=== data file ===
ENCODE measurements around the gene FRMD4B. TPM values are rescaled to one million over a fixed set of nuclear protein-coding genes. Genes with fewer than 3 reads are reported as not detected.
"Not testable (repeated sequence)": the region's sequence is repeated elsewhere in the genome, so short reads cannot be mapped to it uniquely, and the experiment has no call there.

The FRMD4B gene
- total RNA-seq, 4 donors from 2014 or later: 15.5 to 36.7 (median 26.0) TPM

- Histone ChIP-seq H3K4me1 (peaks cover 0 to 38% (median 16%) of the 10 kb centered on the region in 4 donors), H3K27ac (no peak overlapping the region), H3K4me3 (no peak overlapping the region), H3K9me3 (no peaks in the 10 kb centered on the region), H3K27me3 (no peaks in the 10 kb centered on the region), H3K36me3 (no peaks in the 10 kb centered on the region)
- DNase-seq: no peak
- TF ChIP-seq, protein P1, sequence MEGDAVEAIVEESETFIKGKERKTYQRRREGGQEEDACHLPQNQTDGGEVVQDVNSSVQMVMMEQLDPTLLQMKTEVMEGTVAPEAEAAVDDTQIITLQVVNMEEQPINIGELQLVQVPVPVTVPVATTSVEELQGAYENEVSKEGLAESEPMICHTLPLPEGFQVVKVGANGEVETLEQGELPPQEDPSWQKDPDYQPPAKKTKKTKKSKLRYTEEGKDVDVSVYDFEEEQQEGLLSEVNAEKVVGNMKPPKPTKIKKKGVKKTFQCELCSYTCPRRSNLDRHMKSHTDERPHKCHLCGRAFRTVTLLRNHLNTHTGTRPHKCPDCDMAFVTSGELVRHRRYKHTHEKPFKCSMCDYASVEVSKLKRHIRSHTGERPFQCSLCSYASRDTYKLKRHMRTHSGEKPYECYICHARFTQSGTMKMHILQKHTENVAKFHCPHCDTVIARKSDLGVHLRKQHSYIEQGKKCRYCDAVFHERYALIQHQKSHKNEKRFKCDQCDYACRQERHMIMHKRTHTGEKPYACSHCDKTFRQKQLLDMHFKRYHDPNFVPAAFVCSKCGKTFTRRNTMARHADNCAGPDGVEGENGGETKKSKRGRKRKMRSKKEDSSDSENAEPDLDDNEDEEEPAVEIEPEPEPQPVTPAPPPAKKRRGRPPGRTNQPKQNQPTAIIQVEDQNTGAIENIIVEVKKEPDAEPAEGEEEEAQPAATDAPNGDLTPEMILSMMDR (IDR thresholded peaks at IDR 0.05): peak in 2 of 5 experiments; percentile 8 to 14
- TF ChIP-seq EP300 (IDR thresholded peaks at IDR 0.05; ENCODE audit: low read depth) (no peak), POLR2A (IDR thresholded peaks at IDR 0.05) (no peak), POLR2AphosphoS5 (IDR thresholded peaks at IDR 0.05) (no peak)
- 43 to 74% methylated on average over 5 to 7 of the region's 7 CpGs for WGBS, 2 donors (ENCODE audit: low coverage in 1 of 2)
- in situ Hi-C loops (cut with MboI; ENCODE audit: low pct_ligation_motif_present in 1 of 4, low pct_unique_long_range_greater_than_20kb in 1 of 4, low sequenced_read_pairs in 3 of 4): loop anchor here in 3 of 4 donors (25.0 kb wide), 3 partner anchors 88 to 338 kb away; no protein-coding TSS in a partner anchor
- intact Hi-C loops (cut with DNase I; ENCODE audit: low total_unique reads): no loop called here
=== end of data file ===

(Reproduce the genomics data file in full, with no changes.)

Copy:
ENCODE measurements around the gene FRMD4B. TPM values are rescaled to one million over a fixed set of nuclear protein-coding genes. Genes with fewer than 3 reads are reported as not detected.
"Not testable (repeated sequence)": the region's sequence is repeated elsewhere in the genome, so short reads cannot be mapped to it uniquely, and the experiment has no call there.

The FRMD4B gene
- total RNA-seq, 4 donors from 2014 or later: 15.5 to 36.7 (median 26.0) TPM

- Histone ChIP-seq H3K4me1 (peaks cover 0 to 38% (median 16%) of the 10 kb centered on the region in 4 donors), H3K27ac (no peak overlapping the region), H3K4me3 (no peak overlapping the region), H3K9me3 (no peaks in the 10 kb centered on the region), H3K27me3 (no peaks in the 10 kb centered on the region), H3K36me3 (no peaks in the 10 kb centered on the region)
- DNase-seq: no peak
- TF ChIP-seq, protein P1, sequence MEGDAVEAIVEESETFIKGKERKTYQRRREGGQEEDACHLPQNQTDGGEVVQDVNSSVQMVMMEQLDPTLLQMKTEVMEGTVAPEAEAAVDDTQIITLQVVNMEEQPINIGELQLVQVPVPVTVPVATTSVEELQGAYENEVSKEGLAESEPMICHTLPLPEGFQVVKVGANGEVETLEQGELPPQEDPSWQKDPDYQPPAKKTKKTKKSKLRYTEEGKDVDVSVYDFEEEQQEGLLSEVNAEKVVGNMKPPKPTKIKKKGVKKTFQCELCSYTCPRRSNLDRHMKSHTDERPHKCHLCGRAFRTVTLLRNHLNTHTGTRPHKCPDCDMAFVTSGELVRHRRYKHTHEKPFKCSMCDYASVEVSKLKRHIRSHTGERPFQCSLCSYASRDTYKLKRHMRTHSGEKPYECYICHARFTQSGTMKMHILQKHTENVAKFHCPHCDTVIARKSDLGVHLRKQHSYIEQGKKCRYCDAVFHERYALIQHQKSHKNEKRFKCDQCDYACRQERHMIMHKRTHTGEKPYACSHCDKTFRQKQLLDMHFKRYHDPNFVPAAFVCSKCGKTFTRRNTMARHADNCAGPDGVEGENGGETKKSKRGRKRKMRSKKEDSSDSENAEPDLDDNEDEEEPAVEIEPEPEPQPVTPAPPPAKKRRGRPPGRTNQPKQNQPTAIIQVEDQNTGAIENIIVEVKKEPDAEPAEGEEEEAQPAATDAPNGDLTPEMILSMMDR (IDR thresholded peaks at IDR 0.05): peak in 2 of 5 experiments; percentile 8 to 14
- TF ChIP-seq EP300 (IDR thresholded peaks at IDR 0.05; ENCODE audit: low read depth) (no peak), POLR2A (IDR thresholded peaks at IDR 0.05) (no peak), POLR2AphosphoS5 (IDR thresholded peaks at IDR 0.05) (no peak)
- 43 to 74% methylated on average over 5 to 7 of the region's 7 CpGs for WGBS, 2 donors (ENCODE audit: low coverage in 1 of 2)
- in situ Hi-C loops (cut with MboI; ENCODE audit: low pct_ligation_motif_present in 1 of 4, low pct_unique_long_range_greater_than_20kb in 1 of 4, low sequenced_read_pairs in 3 of 4): loop anchor here in 3 of 4 donors (25.0 kb wide), 3 partner anchors 88 to 338 kb away; no protein-coding TSS in a partner anchor
- intact Hi-C loops (cut with DNase I; ENCODE audit: low total_unique reads): no loop called here